• Algae like Spirogyra generally reproduce by the process of fragmentation in which they divide themselves into multiple parts.

  • As soon as the algae find enough water and nutrients, it fragments and grows into new individuals.

  • This process continues and algae multiply quickly in a short period of time.

Fragmentation in Algae

Figure 9: Fragmentation in Algae

4. Spore Formation

  • Some plants contain spores that float in the air and cause asexual reproduction.

  • A spore has a hard protective cover which protects it from the unfavourable environmental conditions like temperature and humidity.

  • As a result, the spores can travel long distances and survive for a long duration of time.

  • As soon as they find favourable conditions such as moisture and nutrients, they germinate and form new plants.

  • For Example, Moss and ferns propagate in this way.

Spore Formation in Fungus

Figure 10: Spore Formation in Fungus

Sexual Reproduction in Plants

  • The flowers of a plant are its reproductive organs that participate in the sexual reproduction process.

  • The male reproductive parts of a plant are called Stamen.

  • The female reproductive parts of a plant are called Pistil.

  • Some flowers contain both stamen and pistil and are called Bisexual Flowers. Eg. Lily, rose, brinjal, hibiscus, petunia, mustard etc.

  • Some flowers contain either the statement or the pistil and hence are called Unisexual Flowers. Eg. papaya, watermelon, cucumber, coconut etc.

  • The new plant produced contains the characteristics of both plants that participate in the sexual reproduction.

  • The stamen consists of Anther that has pollen grains. These pollen grains produce male gametes.


Figure 11: Stamen

  • The pistil consists of three parts:

    • Stigma – It is a sticky surface where pollen grains get attached.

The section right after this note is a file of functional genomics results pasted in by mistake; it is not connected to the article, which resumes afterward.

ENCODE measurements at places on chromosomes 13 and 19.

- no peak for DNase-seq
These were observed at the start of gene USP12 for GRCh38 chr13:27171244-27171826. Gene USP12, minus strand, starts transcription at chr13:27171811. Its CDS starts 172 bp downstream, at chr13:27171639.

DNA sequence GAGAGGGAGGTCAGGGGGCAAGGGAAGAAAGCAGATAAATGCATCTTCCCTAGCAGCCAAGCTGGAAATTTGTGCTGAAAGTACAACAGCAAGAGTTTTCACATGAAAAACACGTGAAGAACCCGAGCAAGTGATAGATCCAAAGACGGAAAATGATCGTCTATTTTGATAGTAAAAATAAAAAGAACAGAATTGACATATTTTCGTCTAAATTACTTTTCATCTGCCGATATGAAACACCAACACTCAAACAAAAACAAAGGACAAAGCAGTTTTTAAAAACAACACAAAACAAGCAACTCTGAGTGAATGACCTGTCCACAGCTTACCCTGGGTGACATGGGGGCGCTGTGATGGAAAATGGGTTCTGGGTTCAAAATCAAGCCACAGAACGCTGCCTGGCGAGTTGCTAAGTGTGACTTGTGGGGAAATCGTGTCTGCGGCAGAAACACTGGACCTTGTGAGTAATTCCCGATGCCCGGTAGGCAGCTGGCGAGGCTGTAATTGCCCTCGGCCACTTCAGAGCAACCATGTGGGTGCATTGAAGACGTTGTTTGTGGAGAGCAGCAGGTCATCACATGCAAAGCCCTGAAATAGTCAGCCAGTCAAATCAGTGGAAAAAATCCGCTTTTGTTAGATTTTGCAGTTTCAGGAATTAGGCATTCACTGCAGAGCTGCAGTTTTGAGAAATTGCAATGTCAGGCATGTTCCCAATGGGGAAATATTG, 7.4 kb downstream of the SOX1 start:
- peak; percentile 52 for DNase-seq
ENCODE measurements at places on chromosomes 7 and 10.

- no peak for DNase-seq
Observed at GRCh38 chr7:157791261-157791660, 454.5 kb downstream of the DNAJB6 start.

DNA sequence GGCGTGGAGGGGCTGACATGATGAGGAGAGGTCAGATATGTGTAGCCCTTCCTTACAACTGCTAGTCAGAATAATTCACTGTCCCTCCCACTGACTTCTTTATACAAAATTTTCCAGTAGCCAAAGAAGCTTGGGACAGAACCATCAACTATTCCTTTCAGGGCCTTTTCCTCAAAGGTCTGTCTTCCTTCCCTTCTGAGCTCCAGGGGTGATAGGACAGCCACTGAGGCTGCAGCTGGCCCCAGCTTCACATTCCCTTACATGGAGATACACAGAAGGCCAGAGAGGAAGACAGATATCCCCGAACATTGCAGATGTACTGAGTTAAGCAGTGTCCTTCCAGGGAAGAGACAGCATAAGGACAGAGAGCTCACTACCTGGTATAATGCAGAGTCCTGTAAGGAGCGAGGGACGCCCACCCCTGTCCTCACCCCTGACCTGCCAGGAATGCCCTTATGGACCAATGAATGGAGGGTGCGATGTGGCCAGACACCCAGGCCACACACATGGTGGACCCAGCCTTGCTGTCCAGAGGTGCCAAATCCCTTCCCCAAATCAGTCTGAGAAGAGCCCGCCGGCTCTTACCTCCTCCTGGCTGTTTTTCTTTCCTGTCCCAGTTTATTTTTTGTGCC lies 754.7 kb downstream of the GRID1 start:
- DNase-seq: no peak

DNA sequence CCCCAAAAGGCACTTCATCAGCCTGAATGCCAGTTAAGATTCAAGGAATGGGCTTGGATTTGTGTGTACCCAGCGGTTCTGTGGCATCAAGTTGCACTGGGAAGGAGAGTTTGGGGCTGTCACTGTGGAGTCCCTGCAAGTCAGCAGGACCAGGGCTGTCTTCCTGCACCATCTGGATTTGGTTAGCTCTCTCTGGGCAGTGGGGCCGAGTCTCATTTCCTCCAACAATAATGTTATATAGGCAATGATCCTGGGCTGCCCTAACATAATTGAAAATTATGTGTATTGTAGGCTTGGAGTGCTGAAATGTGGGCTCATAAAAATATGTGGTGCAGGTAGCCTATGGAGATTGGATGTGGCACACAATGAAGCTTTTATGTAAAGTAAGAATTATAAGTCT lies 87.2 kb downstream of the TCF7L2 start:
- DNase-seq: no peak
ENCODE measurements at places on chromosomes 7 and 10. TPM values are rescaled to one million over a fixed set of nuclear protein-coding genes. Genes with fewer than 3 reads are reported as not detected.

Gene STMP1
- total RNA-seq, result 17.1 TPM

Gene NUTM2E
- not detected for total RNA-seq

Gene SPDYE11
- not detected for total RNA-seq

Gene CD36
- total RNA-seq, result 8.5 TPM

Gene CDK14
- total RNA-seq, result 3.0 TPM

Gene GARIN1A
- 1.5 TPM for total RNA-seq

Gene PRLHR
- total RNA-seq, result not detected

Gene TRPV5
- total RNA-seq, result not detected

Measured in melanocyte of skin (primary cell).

• Style – It is a tube-like structure which connects the stigma and the ovary.

    • Ovary – It contains eggs in which the female gametes or eggs are formed.


Figure 12: Pistil

How the male gametes reach the female gametes in plants?

  • The male and female gametes fuse and form a zygote.

  • The male gametes reach the female gametes by the process of pollination.

  • The pollen grains have a tough covering which allows them in surviving the different climatic conditions.

  • Due to their lightweight, winds and water often carry them away to different plants. Sometimes the pollen grains also get attached to insects which carry them to different flowers.

  • This process of transfer of pollen grains from one stigma to another is called Pollination.


Figure 13: Pollination

  • There are two types of pollination:

    • Self-pollination/ Autogamy: When the pollen grains land on the stigma of the same flower.

    • Cross-pollination/ Xenogamy: When the pollen grains land on the stigma of a different flower, whether of similar kind or different kind.

Self-pollination and Cross-pollination

Figure 14: Self-pollination and Cross-pollination

The Fertilization Process

  • A zygote is formed as the fusion between the male and female gametes occurs.

  • This process of formation of the zygote is called Fertilization.

  • Then the zygote develops and turns in an embryo.


Figure 15: Fertilization

How fruits and seeds are formed?

  • After the fertilization process, the ovary of the flowers grows and develops into a fruit.

  • The remaining parts of the flower fall off.

  • The ovules develop and form the seeds of the fruits.

  • The embryo is enclosed inside the seeds.

  • Some fruits are fleshy and juicy such as mango, apple and orange. Some fruits are hard like almonds and walnuts

Formation of Fruits and Seeds

Figure 16: Formation of Fruits and Seeds

What is seed dispersal?

  • The transportation of seeds from the parent plant to different places is called seed dispersal.

  • Seed dispersal allows growth of the same kind of plants in different regions.

  • This is helpful because it minimizes the competition for food, sunlight, water and minerals among the plants of the same kind in the same area.

  • It also allows them to grow in different habitats.

How the dispersion of seeds occurs?

Distribution Factors Types of Seeds that propagate  


Drumstick, Maple (Winged Seeds)
Grasses (Light weight Seeds)
Aak (Hairy Seeds)
Sunflower (Hairy Fruits)



Coconut (Seeds with spongy and fibrous coating so to float in water)

Coconut Seed

Figure 19: Coconut Seed


Spiny seeds like Xanthium and
Urena get attached to bodies of animals


Fruit Bursts

Castor, Balsam

Seed Dispersal in Balsam Plant

Figure 21: Seed Dispersal in Balsam Plant